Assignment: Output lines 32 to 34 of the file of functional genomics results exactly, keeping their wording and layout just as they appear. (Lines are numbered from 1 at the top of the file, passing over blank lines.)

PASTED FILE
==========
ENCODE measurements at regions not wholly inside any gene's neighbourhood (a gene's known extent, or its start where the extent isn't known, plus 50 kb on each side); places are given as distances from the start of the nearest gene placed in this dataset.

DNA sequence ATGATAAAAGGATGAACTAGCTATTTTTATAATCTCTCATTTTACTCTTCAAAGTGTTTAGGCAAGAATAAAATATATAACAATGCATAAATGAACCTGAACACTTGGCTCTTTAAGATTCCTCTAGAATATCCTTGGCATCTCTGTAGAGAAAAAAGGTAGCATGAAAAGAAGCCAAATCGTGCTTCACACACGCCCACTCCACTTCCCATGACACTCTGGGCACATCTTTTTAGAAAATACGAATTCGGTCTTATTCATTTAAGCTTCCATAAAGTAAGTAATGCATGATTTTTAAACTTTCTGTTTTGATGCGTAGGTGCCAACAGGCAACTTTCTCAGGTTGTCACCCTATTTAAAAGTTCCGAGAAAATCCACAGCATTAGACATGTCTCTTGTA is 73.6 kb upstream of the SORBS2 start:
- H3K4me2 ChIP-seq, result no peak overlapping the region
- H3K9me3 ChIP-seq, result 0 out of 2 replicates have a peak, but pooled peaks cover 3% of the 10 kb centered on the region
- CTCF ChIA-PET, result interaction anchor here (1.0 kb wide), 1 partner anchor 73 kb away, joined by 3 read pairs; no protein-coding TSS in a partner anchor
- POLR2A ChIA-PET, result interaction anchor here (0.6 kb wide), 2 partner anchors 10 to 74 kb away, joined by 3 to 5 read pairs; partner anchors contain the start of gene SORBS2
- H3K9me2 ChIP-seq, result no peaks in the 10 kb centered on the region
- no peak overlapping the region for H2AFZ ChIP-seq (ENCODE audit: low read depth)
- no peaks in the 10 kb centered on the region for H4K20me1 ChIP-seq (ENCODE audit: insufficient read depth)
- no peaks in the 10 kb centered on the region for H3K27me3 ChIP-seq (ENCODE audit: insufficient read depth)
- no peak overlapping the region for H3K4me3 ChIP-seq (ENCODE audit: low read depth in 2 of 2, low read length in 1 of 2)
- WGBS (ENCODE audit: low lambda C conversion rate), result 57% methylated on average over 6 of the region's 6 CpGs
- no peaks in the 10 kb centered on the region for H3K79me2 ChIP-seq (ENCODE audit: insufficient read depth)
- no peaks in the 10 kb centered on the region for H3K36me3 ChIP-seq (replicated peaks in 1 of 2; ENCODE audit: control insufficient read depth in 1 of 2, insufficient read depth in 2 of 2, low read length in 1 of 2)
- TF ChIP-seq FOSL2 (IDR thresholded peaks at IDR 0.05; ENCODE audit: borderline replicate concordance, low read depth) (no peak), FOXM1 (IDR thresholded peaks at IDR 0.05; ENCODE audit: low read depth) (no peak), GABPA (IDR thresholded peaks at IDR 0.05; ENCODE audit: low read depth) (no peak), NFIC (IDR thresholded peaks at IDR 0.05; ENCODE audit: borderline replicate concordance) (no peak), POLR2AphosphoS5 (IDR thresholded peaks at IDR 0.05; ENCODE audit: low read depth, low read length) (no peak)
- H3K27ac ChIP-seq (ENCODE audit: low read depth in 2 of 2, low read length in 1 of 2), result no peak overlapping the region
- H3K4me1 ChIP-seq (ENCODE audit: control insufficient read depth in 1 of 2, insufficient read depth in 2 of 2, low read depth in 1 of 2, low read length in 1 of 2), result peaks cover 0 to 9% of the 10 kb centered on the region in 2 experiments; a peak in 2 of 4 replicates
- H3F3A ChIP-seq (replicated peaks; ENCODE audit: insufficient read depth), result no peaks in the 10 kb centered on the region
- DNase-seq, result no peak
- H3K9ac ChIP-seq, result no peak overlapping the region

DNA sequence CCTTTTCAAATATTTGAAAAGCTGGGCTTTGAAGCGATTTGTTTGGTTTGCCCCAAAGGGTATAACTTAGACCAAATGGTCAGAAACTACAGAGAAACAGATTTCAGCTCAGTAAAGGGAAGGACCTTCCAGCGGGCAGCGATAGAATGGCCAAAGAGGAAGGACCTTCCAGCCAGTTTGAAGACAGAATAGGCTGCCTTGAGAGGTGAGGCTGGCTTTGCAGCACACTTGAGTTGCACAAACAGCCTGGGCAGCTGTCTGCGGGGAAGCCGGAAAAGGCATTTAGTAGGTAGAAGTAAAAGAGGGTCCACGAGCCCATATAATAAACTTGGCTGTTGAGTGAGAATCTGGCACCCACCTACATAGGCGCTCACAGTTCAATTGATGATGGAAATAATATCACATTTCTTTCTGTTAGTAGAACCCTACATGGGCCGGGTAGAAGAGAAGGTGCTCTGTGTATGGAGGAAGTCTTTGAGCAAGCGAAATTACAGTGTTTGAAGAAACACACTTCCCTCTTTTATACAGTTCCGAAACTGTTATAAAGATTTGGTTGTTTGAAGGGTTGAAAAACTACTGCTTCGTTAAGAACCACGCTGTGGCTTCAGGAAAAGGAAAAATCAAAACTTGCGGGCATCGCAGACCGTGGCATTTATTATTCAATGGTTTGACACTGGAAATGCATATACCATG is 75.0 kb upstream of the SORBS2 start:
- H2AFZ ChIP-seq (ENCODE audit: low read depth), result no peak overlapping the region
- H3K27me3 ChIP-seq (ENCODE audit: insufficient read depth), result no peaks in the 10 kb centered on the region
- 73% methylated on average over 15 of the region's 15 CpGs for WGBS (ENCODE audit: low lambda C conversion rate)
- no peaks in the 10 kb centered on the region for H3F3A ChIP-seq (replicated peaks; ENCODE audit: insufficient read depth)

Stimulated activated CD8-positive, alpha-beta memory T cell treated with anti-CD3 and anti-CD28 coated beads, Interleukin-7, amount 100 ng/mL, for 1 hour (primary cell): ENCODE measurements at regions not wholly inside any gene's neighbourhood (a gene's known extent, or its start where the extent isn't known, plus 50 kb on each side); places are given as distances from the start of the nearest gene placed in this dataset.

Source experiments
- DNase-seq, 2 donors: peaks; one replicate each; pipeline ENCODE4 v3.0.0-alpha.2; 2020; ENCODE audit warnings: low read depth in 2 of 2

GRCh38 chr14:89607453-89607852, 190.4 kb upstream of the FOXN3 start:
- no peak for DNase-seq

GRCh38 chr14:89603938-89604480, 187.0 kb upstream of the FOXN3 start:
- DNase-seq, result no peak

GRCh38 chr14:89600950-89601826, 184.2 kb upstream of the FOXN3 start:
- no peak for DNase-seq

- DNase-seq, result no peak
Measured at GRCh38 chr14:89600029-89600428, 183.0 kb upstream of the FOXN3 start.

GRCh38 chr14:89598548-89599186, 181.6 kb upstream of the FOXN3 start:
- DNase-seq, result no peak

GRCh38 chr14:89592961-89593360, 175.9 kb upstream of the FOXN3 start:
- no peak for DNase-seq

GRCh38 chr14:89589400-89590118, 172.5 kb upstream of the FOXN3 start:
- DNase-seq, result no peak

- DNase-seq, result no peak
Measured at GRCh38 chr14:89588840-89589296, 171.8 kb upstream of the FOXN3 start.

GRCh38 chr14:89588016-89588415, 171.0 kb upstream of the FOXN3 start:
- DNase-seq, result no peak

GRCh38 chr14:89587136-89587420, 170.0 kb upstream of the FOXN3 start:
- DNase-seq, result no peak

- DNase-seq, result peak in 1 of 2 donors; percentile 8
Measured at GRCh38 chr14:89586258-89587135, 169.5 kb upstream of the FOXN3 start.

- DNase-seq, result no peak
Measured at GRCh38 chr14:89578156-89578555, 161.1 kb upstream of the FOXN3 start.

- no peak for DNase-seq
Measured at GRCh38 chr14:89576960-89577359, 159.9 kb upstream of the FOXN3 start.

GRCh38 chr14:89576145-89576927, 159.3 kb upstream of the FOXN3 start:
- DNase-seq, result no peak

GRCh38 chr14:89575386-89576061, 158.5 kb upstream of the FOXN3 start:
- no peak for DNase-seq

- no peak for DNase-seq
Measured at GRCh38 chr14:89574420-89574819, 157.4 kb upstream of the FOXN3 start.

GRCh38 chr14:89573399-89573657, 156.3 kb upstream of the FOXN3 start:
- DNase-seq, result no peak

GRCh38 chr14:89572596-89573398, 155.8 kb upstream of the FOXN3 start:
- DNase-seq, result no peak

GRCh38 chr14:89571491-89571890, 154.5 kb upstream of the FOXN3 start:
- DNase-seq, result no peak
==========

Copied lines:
- DNase-seq, result no peak

GRCh38 chr14:89600950-89601826, 184.2 kb upstream of the FOXN3 start:
- no peak for DNase-seq